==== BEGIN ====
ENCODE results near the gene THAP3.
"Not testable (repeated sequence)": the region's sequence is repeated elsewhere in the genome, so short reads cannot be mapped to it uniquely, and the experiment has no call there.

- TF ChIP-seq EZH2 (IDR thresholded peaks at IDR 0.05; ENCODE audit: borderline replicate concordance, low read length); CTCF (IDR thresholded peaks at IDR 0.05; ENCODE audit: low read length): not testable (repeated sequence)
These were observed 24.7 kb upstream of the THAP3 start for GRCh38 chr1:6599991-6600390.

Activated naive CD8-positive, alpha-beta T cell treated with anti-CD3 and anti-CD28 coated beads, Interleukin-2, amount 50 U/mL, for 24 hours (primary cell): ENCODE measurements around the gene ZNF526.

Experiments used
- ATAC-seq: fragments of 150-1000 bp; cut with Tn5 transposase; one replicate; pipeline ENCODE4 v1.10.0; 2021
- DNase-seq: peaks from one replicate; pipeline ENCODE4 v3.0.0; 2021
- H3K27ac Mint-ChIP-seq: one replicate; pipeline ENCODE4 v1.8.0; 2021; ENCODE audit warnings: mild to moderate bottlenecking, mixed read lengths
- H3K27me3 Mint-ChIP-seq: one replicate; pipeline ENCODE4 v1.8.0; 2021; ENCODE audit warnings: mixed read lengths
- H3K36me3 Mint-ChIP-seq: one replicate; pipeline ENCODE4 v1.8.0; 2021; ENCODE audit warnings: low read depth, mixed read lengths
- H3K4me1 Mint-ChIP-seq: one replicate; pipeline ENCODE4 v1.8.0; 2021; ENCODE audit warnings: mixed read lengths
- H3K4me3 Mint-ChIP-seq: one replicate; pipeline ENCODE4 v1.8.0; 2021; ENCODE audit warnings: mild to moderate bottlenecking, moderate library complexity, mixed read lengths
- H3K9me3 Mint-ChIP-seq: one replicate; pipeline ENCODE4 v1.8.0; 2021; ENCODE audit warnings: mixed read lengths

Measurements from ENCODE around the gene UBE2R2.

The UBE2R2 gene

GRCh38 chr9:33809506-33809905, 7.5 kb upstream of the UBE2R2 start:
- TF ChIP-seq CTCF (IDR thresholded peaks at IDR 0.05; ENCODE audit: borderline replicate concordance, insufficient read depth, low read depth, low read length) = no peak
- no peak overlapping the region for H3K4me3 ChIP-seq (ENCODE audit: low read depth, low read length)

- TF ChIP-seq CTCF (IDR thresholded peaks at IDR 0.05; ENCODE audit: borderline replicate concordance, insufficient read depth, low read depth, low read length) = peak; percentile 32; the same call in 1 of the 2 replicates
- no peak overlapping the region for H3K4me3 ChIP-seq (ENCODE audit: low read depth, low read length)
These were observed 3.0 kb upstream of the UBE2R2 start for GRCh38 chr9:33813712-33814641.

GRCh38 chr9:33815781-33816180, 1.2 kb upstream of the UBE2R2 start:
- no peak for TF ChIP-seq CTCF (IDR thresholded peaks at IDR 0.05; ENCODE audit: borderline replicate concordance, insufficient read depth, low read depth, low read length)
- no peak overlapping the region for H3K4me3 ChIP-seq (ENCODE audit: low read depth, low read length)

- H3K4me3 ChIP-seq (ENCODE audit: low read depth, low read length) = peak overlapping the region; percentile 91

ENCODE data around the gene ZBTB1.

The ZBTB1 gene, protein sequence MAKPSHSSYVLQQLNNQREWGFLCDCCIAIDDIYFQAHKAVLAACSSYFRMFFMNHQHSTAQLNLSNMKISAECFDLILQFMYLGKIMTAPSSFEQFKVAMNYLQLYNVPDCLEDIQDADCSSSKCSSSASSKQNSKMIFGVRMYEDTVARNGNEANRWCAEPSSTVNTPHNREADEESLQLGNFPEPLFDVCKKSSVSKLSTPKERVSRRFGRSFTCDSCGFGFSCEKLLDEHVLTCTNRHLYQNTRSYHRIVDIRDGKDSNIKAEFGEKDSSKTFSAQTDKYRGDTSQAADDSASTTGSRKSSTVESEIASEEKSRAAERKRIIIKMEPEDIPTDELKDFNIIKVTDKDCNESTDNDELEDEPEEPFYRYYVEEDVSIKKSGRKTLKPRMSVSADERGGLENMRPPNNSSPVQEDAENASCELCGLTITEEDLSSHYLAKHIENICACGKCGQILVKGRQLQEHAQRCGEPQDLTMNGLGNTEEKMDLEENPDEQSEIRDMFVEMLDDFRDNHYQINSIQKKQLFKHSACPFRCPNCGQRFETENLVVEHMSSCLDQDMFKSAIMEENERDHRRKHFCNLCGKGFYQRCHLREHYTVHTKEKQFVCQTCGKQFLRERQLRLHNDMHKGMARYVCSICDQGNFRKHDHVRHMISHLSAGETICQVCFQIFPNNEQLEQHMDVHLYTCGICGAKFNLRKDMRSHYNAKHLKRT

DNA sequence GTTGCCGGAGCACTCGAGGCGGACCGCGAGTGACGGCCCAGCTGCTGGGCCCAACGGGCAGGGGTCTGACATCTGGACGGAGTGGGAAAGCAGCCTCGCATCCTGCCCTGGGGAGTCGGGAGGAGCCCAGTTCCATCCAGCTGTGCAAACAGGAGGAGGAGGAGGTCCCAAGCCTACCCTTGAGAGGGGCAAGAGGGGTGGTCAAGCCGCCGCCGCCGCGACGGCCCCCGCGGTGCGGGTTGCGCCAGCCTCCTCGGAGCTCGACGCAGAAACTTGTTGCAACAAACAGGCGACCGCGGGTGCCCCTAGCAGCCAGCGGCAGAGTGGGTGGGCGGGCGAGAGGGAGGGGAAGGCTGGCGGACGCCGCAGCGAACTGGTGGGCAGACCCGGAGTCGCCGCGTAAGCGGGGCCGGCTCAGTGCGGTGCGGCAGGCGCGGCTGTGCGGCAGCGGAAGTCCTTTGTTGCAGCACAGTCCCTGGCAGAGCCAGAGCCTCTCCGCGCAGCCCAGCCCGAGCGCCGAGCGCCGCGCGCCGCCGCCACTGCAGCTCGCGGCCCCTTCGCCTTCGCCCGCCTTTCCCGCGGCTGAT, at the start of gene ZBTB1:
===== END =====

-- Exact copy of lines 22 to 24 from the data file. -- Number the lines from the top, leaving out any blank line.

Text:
These were observed 3.0 kb upstream of the UBE2R2 start for GRCh38 chr9:33813712-33814641.

GRCh38 chr9:33815781-33816180, 1.2 kb upstream of the UBE2R2 start:
- no peak for TF ChIP-seq CTCF (IDR thresholded peaks at IDR 0.05; ENCODE audit: borderline replicate concordance, insufficient read depth, low read depth, low read length)